Treasury Department Warns of Sanctions Risks if Facilitating or Paying a Ransomware Payment

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The U.S. Treasury Department’s Office of Foreign Assets Control (OFAC) has warned that companies that facilitate ransom payments to cybercriminals on behalf of victims of the attacks could face sanctions risks for violating OFAC regulations. Victims of ransomware attacks that pay ransoms to cyber actors could similarly face steep fines from the federal government if it is discovered that the criminals behind the attacks are already under economic sanctions.

“Demand for ransomware payments has increased during the COVID-19 pandemic as cyber actors target online systems that U.S. persons rely on to continue conducting business,” explained OFAC in its advisory on potential sanctions risks for facilitating ransomware payments. “Companies that facilitate ransomware payments to cyber actors on behalf of victims, including financial institutions, cyber insurance firms, and companies involved in digital forensics and incident response, not only encourage future ransomware payment demands but also may risk violating OFAC regulations.”

Several individuals involved in ransomware attacks over the past few years have been sanctioned by OFAC, including the Lazarus Group from North Korea which was behind the WannaCry 2.0 ransomware attacks in May 2017, two Iranians believed to be behind the SamSam ransomware attacks that started in late 2015, Evil Corp and its leader, Maksim Yakubets, who are behind Dridex malware, and Evgeniy Mikhailovich Bogachev, who was designated the developer of Cryptolocker ransomware, first released in December 2016.

Paying ransoms to sanctioned persons or jurisdictions threatens U.S. national security interests. “Facilitating a ransomware payment that is demanded as a result of malicious cyber activities may enable criminals and adversaries with a sanctions nexus to profit and advance their illicit aims,” explained OFAC.

“U.S. persons are generally prohibited from engaging in transactions, directly or indirectly, with individuals or entities on OFAC’s Specially Designated Nationals and Blocked Persons List (SDN List), other blocked persons, and those covered by comprehensive country or region embargoes,” wrote OFAC.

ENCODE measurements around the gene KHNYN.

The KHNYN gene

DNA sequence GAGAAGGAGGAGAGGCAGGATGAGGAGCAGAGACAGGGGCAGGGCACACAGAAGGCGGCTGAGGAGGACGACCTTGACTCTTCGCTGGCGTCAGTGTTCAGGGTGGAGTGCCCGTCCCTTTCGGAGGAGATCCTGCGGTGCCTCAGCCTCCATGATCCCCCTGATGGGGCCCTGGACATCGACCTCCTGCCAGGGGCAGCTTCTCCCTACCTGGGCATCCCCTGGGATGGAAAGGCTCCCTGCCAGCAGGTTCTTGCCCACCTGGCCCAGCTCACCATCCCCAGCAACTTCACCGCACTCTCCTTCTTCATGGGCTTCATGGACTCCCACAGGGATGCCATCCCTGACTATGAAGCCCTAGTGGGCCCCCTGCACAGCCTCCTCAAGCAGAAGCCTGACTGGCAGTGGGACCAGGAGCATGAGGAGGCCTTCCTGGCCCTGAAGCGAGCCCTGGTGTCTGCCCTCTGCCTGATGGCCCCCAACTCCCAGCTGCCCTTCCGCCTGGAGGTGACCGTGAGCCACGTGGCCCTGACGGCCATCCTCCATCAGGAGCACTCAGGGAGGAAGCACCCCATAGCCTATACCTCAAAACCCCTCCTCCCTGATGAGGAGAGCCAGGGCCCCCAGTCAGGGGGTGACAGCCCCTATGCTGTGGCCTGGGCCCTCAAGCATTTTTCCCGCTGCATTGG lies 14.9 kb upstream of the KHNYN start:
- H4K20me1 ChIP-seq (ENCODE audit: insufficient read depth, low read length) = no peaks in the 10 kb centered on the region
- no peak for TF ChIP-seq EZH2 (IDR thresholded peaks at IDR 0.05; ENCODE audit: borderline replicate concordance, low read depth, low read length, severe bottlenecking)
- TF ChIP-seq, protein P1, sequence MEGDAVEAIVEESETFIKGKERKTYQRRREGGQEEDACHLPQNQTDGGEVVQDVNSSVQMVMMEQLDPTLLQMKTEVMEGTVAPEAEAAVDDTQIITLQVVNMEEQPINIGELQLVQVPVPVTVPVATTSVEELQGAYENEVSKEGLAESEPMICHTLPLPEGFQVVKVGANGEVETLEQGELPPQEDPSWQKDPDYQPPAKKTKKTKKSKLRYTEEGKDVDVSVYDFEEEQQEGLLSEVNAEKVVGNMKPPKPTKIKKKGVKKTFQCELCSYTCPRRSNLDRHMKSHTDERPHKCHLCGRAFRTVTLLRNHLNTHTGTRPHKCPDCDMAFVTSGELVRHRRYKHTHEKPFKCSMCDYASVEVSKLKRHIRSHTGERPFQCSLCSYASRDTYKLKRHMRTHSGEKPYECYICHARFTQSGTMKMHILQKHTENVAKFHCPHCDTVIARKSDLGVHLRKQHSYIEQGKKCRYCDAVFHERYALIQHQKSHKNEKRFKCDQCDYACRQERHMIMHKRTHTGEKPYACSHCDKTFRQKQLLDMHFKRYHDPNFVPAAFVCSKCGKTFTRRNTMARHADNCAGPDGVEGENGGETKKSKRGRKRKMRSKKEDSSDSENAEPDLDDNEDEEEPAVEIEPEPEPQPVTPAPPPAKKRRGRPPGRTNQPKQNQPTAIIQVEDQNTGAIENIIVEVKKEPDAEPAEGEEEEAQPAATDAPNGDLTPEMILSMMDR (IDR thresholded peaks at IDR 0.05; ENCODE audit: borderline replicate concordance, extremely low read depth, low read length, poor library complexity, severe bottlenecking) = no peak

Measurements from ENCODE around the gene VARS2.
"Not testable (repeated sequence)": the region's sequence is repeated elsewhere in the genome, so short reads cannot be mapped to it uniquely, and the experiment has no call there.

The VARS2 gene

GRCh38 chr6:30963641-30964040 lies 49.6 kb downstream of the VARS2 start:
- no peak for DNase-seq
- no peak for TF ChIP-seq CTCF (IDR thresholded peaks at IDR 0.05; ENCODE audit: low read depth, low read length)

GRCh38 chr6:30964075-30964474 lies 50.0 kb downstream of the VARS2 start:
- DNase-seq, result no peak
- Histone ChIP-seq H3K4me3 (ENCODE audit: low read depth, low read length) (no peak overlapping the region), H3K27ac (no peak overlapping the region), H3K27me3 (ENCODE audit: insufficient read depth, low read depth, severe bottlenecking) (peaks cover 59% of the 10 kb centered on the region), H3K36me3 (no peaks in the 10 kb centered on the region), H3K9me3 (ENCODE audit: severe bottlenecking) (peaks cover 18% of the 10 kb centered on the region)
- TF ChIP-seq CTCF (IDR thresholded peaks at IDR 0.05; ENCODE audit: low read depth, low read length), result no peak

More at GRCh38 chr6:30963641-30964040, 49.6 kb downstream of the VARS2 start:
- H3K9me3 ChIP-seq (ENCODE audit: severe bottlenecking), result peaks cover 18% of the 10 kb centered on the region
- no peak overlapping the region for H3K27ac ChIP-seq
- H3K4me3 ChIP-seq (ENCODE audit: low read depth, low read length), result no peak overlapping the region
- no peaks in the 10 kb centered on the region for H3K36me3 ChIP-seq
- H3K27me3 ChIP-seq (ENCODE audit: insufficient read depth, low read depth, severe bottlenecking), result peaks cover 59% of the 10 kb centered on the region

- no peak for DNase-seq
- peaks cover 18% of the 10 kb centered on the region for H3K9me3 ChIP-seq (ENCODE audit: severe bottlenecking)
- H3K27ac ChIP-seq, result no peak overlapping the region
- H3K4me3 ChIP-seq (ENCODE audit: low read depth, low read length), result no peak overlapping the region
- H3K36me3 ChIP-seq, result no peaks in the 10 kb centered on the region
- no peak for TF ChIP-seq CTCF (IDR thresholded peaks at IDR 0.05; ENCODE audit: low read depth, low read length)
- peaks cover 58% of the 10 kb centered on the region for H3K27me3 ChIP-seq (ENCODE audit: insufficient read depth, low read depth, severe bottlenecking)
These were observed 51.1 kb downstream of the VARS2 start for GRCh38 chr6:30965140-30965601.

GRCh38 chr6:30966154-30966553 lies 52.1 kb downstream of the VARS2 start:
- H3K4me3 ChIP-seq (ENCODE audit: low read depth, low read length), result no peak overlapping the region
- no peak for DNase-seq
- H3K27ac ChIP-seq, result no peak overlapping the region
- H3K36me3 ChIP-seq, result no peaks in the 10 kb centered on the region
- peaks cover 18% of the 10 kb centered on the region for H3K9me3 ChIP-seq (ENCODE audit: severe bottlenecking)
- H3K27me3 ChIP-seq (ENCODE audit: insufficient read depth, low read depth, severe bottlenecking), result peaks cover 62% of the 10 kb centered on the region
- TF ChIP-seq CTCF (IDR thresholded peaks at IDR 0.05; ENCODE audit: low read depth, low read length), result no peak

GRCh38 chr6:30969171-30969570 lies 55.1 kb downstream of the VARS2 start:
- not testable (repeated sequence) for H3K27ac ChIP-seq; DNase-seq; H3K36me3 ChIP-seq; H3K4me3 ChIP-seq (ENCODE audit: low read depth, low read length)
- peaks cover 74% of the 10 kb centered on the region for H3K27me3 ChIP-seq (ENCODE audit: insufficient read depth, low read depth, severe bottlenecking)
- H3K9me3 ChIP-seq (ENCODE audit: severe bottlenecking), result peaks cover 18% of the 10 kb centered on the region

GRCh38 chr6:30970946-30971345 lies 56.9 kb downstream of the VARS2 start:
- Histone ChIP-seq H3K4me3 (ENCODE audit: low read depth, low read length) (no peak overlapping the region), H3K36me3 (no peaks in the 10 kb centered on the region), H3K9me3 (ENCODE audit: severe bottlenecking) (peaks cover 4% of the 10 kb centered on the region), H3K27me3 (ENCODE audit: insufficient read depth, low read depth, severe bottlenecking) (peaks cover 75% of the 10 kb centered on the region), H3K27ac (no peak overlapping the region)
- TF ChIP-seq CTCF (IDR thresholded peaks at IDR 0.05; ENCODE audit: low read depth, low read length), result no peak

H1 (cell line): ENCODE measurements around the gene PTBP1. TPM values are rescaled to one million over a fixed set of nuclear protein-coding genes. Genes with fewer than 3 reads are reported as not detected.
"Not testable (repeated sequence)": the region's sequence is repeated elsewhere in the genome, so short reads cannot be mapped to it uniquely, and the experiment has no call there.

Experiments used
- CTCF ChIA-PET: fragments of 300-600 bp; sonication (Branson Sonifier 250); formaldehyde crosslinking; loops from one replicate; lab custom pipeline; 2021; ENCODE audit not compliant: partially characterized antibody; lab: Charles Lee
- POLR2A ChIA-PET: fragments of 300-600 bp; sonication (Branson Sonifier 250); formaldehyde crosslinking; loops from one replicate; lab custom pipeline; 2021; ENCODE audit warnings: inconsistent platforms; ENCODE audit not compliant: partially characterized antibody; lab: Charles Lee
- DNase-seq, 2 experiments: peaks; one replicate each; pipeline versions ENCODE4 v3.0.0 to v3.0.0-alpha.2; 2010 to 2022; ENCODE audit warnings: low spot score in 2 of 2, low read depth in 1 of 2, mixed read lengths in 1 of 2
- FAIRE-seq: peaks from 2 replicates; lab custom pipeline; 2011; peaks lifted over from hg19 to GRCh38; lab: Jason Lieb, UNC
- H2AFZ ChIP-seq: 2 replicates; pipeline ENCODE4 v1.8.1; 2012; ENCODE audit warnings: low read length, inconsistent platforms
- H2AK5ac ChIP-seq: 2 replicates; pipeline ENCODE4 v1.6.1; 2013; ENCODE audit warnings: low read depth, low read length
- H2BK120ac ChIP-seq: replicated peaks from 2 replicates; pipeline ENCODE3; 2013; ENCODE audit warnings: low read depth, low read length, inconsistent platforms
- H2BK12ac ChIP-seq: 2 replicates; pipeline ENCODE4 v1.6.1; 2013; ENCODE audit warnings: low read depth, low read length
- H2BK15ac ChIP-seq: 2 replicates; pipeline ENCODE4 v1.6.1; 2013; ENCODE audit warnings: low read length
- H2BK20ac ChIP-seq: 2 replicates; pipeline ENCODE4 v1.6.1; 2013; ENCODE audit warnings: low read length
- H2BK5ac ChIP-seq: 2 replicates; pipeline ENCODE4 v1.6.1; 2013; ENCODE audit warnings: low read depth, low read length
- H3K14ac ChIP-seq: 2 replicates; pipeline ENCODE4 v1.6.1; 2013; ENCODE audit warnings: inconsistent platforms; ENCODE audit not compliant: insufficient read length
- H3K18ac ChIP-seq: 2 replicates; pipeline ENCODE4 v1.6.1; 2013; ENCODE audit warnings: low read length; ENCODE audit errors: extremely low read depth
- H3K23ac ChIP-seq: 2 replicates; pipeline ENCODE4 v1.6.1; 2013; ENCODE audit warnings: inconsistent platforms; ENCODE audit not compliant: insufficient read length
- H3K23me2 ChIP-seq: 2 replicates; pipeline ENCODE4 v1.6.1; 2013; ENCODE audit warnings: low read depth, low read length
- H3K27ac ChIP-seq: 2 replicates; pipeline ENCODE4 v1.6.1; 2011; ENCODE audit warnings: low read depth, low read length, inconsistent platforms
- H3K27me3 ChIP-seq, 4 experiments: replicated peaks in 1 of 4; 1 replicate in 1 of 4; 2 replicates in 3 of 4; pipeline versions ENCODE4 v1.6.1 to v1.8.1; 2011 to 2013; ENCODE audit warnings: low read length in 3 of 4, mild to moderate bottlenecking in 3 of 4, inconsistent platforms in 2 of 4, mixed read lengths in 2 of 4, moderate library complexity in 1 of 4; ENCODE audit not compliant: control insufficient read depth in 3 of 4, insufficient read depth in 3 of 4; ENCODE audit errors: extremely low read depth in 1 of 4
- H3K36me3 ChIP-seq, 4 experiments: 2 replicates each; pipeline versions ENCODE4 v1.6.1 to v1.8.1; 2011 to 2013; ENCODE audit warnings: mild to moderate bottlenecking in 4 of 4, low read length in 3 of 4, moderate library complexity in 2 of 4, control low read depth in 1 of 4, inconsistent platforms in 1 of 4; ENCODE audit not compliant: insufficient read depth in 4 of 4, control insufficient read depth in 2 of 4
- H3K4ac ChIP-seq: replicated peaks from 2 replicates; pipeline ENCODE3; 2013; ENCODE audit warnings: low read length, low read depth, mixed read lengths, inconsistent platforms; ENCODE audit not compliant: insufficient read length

Civil monetary penalties may be imposed for sanctions violations, even if the person violating sanctions was unaware that they were engaging in a transaction with a person that is prohibited under sanctions laws and regulations administered by OFAC. Any facilitator or payer of ransom demands to sanctioned individuals, entities, or regimes could face a financial penalty up to $20 million.

Many entities do not disclose ransomware attacks or report them to law enforcement to avoid negative publicity and legal issues, but by failing to report they are hampering law enforcement investigations into attacks. OFAC explained in its advisory that the financial intelligence and enforcement agency will “consider a company’s self-initiated, timely, and complete report of a ransomware attack to law enforcement to be a significant mitigating factor in determining an appropriate enforcement outcome if the situation is later determined to have a sanctions nexus.”

The advisory also includes contact information for victims of ransomware attacks to discover if there are sanctions imposed on threat actors, and whether payment of a ransom may involve a sanctions nexus.

OFAC has advised against paying any ransom demand. Not only does payment of a ransom risk violating OFAC regulations, there is no guarantee that payment of the ransom will result in valid keys being supplied, the criminals may not delete stolen data, and they could issue further ransom demands. Payment of a ransom may also embolden cyber actors to engage in further attacks.

OFAC has only offered advice and warned of sanctions risks if payments are made to certain threat actors. Aside from implementing a ban on paying any ransom payment, the attacks are likely to remain profitable and will continue. Only when the attacks cease to be profitable are cybercriminals likely to stop conducting attacks.

Author: Steve Alder has many years of experience as a journalist, and comes from a background in market research. He is a specialist on legal and regulatory affairs, and has several years of experience writing about HIPAA. Steve holds a B.Sc. from the University of Liverpool.

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